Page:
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The Soundhound Microphone

lakedmb

Well-Known Member
Not sure if this has been posted, but thought it was a great resource to include here.

Soundhound, please let me know if you don't want this posted and I will remove this thread immediately.


The Soundhound Microphone

This is a construction project that will give you a calibration microphone of very high quality. In fact, this microphone is within a dB or so of the flatness of response of an extremely expensive laboratory microphone over most of the audio range to beyond 15kHz, and is only down about 3dB at 20kHz!

All that is needed to make a complete real-time audio analysis system is this microphone, a computer (laptop or desktop) that has a microphone input and line output, and the TrueRTA spectrum analysis program.

The microphone capsule costs less than $2.00 (!) and the supporting parts are few, and very low cost. The microphone element is available from DigiKey Electronics, and all the other parts are available from RadioShack.

I've been using this microphone capsule for over a decade as both a calibration microphone and as a high quality microphone for recording sound effects for feature films. The low cost of this microphone, and it's high quality, made it possible to record some very spectacular sound effects such as taping it to the body of a car which is about to crash, or taping it to a target to record the sound of a bullet zipping toward it. The low cost meant that if the microphone was destroyed, the only loss was a couple of dollars! For spectrum analysis, I carry it with my laptop for easy field analysis of sound systems. In fact, I used it extensively in the construction of a THX certified screening room I constructed for a Hollywood film production company.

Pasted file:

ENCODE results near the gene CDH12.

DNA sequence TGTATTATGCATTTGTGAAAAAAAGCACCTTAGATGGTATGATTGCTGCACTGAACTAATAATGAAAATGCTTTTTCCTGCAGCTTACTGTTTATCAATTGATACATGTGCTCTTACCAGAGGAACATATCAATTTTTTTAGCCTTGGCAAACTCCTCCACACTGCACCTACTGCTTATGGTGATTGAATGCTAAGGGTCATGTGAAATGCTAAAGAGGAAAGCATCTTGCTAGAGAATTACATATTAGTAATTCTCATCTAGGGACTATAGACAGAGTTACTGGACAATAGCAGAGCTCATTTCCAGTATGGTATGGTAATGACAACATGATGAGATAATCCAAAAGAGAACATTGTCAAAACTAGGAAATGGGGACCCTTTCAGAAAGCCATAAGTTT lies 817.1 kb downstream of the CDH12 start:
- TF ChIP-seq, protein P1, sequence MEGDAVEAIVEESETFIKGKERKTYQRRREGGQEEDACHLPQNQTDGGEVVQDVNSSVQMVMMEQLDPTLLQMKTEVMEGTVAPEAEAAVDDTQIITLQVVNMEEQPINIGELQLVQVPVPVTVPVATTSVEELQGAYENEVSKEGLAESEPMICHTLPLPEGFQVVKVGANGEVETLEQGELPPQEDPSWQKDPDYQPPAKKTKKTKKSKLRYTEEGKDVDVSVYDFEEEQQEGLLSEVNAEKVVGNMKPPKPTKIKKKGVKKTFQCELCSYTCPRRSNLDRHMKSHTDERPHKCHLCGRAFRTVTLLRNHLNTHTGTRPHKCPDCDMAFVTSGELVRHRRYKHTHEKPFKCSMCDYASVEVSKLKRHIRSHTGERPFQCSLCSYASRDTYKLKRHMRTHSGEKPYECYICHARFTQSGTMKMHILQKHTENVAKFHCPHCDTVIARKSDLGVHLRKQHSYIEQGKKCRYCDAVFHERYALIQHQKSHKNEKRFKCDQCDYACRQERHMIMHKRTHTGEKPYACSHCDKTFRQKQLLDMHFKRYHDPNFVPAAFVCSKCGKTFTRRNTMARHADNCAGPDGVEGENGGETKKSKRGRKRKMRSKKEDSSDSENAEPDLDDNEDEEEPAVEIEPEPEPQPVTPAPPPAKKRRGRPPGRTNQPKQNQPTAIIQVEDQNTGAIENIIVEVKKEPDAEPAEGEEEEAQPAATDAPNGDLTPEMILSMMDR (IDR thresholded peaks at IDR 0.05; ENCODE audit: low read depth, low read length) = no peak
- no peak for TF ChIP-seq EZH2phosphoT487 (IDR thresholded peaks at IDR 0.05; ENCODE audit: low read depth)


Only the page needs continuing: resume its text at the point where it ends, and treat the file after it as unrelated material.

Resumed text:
This is the frequency response graph from the microphone's data sheet. It agrees with what I measure in the real world.



This is a picture of my completed calibration microphone. Note that I added a jack so that I can disconnect the microphone from the battery box and used some cable I had laying around my lab for the wire from the battery box to the microphone capsule.




Interior shot of battery box. Note that I added an extra resistor (not necessary) and used a radial lead capacitor instead of the axial lead one recommended.
I also mounted the parts to a terminal strip.



The parts required are as follows:
* Panasonic Microphone Model WM-61A

* Plastic project box

* 9 Volt transistor radio battery (available anywhere)

* 9 Volt battery clip

* 2,200 Ohm ¼ watt resistor

* 10 Microfarad / 10 volt (or greater) electrolytic capacitor